WASHINGTON – While Israel hopes to find a "creative" solution" that will allow it to launch direct talks with the Palestinians and resume construction in the settlements at the same time, US State Department Spokesman Philip Crowley said on Monday that core issues, including the construction freeze, will be put on the table during the upcoming summit.
Meanwhile,White House Spokesman Robert Gibbs also commented on the nearing negotiations, saying the summit is a regional interest that has nothing to do with other issues, such as US's military withdrawal from Iraq.
Gibbs added that although he believes both sides were serious about achieving peace, it doesn't mean the process will be easy, noting that similar attempts have been made throughout the past three decades.
Unlike Crowley, Gibbs refused to address the construction freeze – scheduled to expire on Sept. 26 – and preferred focusing on the near future.
The White House spokesman said people should be focused on the 1st and 2nd of September, and that it was too early to predict what will happen later in the month.
US Special Envoy to the Middle East George Mitchell is scheduled to arrive to Washington Tuesday morning, and update the president on meetings he held with both sides prior to launching direct talks.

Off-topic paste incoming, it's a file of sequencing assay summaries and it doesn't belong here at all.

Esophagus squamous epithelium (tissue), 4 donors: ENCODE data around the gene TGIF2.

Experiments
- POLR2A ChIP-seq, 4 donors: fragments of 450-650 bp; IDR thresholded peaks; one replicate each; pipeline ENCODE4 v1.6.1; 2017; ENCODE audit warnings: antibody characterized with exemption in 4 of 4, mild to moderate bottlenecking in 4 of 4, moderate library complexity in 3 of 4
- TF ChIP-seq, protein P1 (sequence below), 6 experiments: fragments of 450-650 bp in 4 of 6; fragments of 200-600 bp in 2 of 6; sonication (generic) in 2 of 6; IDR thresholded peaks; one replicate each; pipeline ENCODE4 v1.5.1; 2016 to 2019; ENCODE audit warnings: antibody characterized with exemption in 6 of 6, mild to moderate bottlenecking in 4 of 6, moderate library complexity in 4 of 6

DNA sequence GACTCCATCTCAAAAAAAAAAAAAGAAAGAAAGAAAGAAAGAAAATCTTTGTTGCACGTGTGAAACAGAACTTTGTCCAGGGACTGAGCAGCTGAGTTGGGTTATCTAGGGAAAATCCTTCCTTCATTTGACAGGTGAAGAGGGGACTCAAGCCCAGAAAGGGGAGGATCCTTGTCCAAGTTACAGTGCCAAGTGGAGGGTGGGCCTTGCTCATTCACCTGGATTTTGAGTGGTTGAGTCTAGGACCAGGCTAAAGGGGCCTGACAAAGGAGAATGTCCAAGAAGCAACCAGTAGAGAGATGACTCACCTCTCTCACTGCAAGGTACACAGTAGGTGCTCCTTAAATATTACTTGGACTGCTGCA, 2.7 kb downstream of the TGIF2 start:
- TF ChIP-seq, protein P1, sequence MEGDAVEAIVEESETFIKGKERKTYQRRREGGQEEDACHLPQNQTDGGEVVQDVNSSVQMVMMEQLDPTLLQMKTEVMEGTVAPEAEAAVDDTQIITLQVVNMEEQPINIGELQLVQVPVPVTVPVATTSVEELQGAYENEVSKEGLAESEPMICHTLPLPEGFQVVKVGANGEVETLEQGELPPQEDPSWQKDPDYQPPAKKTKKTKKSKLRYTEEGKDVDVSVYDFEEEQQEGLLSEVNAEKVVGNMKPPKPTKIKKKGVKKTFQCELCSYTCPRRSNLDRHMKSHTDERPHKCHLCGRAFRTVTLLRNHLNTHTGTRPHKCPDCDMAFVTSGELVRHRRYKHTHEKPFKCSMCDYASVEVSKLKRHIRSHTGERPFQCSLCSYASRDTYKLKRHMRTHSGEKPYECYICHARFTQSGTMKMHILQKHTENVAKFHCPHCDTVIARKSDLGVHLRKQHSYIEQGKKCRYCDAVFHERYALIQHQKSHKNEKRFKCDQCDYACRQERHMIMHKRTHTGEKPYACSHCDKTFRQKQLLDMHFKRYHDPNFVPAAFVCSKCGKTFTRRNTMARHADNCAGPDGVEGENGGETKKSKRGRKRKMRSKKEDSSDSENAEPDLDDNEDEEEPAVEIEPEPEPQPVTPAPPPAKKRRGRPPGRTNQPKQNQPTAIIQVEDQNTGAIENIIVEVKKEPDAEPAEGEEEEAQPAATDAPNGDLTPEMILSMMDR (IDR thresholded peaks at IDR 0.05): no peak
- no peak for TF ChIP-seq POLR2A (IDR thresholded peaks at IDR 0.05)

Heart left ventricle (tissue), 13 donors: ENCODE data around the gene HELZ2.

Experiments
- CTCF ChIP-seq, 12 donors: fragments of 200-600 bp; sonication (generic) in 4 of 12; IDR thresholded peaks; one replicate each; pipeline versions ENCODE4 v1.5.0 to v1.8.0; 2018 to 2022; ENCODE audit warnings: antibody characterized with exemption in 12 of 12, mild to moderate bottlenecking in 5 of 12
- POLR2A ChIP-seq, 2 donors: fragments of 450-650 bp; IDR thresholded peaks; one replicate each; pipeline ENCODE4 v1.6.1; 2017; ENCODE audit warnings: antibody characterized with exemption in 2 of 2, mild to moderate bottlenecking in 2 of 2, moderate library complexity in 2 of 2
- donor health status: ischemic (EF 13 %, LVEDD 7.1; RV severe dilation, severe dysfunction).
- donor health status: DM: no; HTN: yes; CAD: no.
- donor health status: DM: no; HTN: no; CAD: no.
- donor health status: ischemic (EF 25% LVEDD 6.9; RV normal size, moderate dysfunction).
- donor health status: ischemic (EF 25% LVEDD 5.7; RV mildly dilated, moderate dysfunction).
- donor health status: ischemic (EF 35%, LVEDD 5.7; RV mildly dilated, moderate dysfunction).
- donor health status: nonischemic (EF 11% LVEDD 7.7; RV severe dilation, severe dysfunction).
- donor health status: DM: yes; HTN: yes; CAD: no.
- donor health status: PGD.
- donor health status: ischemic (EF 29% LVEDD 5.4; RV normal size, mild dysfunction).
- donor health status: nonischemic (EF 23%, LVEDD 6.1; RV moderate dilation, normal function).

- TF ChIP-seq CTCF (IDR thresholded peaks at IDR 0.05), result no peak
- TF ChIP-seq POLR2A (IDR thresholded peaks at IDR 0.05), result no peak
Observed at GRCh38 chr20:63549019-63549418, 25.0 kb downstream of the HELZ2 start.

Obama will kick off the triple summit on Wednesday; and US Secretary of State Hillary Clinton will take the reins during the actual talks, slated to begin Thursday.
Former US President George W. Bush's advisor, Stephen Hadley warned the parties of a third failure, after attempts to launch peace talks at Annapolis and Camp David proved unsuccessful.
However, Hadley also said there is room for optimism, noting that both Palestinian President Mahmoud Abbas and Prime Minister Salam Fayyad were actively building institutions and controlling security.
The former presidential advisor said the two sides should base future negotiations on former talks, especially on matters related to border placement and security arrangements.
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